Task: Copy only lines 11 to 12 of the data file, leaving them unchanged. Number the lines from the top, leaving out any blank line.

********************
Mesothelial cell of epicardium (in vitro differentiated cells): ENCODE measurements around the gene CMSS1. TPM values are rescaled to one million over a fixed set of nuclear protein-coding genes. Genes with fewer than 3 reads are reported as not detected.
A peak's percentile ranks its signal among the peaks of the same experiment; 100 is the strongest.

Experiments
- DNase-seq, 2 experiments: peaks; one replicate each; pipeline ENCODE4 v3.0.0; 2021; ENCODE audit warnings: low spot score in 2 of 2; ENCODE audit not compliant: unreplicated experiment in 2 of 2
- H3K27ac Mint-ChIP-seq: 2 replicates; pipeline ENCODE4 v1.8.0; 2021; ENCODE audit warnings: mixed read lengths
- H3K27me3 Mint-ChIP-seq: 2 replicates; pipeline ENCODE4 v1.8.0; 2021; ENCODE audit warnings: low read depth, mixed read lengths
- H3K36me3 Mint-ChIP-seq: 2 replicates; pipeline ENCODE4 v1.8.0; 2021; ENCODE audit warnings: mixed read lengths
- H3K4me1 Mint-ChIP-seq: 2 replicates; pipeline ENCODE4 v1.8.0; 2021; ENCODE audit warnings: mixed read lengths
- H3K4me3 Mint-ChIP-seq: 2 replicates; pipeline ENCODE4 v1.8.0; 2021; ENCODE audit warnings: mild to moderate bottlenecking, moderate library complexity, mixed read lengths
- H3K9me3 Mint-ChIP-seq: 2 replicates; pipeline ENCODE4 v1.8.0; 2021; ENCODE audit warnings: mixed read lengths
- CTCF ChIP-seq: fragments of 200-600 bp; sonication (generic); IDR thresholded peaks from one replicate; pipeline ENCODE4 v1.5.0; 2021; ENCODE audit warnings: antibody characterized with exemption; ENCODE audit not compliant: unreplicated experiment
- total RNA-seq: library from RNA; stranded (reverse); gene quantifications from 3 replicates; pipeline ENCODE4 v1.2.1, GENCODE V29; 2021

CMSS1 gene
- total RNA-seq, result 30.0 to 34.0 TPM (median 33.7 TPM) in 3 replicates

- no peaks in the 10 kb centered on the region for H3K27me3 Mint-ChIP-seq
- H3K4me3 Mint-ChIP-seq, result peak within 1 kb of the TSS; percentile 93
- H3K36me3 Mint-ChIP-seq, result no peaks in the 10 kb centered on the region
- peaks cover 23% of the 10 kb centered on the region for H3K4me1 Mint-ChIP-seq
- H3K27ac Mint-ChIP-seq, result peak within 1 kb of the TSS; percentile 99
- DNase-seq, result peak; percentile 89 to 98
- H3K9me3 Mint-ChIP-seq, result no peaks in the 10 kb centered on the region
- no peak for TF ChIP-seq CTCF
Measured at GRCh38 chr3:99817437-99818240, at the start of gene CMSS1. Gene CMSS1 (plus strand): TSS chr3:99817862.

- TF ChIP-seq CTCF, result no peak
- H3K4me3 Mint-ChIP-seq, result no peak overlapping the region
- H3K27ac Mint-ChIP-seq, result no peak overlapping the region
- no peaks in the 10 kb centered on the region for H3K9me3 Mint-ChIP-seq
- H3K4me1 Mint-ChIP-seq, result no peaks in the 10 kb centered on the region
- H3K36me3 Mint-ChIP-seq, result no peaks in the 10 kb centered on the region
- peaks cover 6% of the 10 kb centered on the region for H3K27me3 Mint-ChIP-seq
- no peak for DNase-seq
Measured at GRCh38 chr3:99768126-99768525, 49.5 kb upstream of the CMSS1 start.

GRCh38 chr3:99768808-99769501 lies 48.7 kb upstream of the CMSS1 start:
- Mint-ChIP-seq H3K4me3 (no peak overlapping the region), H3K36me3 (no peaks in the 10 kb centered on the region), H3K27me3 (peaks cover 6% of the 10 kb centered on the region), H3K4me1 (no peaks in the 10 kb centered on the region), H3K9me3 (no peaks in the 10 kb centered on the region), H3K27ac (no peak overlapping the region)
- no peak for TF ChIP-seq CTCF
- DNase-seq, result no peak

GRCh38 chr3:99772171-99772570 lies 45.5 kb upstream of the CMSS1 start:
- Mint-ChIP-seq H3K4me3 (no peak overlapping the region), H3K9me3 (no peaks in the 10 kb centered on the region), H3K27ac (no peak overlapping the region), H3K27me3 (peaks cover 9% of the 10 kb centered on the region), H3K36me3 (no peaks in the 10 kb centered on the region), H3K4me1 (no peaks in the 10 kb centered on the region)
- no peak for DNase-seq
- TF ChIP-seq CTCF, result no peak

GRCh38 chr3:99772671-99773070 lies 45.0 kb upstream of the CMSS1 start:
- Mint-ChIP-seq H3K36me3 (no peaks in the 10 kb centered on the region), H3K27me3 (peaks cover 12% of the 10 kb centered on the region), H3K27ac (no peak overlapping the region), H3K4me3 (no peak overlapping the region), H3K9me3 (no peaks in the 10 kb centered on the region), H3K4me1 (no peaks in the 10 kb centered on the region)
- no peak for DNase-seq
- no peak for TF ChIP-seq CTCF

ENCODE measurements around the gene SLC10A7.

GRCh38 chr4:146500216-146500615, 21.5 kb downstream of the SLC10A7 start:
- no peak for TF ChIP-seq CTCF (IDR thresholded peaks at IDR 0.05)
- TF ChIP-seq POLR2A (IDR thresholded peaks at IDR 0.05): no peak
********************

- CTCF ChIP-seq: fragments of 200-600 bp; sonication (generic); IDR thresholded peaks from one replicate; pipeline ENCODE4 v1.5.0; 2021; ENCODE audit warnings: antibody characterized with exemption; ENCODE audit not compliant: unreplicated experiment
- total RNA-seq: library from RNA; stranded (reverse); gene quantifications from 3 replicates; pipeline ENCODE4 v1.2.1, GENCODE V29; 2021